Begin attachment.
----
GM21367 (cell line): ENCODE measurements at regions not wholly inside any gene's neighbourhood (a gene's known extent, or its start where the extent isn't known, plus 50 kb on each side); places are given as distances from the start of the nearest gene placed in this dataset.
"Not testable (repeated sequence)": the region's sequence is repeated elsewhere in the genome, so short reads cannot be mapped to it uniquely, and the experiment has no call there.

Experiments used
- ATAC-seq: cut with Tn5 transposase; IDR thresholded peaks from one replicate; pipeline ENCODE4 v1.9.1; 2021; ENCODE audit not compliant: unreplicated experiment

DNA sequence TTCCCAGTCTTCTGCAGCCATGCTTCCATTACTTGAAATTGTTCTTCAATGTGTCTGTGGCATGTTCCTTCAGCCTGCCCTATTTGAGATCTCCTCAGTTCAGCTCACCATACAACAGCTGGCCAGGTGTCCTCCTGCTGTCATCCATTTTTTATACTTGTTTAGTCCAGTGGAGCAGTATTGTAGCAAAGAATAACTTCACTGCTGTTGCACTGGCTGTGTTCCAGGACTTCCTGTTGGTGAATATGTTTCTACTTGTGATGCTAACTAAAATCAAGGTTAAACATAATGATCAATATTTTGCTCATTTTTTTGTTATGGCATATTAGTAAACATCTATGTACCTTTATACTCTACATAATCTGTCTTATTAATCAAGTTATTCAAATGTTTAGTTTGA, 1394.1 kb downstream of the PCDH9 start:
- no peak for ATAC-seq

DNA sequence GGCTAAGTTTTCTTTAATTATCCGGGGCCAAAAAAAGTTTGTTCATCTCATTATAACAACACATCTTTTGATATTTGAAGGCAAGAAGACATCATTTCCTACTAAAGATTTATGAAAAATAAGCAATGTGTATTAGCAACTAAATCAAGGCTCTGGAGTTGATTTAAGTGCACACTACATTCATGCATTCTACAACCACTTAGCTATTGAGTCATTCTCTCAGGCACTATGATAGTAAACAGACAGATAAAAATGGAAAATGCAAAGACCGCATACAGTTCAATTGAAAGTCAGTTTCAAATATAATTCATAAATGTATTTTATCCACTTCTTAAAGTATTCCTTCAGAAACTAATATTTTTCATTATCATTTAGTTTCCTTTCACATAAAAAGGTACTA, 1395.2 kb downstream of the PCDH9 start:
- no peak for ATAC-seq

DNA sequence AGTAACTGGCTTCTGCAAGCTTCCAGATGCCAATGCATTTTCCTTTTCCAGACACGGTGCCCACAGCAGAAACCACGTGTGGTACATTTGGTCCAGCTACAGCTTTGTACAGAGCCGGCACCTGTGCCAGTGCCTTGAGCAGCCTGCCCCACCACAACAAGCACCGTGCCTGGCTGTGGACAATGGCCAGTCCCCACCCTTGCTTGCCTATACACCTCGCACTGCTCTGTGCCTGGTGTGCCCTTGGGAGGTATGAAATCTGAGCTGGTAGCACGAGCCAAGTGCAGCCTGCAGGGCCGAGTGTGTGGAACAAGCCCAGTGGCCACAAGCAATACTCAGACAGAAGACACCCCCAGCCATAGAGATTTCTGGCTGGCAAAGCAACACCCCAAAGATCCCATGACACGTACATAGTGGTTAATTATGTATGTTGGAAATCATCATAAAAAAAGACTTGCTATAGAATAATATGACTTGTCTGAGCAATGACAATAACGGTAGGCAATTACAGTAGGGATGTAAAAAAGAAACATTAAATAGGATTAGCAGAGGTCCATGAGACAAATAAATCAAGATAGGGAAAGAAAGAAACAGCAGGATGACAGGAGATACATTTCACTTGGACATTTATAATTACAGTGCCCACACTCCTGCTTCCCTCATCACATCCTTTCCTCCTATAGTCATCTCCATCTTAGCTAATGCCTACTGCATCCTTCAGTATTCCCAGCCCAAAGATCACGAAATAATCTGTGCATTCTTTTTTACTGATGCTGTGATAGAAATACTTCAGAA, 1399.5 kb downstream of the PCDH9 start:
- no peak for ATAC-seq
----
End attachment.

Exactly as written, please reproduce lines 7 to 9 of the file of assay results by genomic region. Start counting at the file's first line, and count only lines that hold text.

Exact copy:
DNA sequence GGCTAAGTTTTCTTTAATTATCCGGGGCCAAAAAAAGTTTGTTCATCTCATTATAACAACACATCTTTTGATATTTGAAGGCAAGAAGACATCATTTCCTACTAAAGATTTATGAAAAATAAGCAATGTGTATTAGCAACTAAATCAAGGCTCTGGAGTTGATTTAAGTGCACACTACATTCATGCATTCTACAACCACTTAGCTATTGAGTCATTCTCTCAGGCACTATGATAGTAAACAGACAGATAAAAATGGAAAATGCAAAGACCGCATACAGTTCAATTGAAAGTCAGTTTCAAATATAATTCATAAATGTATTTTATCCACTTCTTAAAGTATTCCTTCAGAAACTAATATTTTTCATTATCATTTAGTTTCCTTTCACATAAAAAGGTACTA, 1395.2 kb downstream of the PCDH9 start:
- no peak for ATAC-seq

DNA sequence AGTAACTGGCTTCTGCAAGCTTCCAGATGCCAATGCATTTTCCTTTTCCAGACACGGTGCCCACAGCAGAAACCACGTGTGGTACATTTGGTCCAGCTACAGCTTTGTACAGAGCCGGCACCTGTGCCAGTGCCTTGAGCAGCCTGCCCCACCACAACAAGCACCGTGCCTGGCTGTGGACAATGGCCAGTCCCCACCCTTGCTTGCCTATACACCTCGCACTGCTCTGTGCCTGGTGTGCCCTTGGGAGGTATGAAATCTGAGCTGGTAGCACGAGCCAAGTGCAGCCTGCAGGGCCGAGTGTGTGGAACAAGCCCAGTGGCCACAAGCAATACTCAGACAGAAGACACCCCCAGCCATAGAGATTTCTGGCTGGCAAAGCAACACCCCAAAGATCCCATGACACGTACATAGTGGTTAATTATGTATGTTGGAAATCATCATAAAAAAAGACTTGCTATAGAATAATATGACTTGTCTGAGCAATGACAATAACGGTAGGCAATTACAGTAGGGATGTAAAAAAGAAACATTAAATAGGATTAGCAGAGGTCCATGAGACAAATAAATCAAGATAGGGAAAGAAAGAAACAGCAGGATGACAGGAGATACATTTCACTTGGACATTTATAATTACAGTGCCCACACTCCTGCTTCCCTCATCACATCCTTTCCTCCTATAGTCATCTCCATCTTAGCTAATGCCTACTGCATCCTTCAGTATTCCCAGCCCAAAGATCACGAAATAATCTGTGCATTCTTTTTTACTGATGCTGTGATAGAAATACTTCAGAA, 1399.5 kb downstream of the PCDH9 start: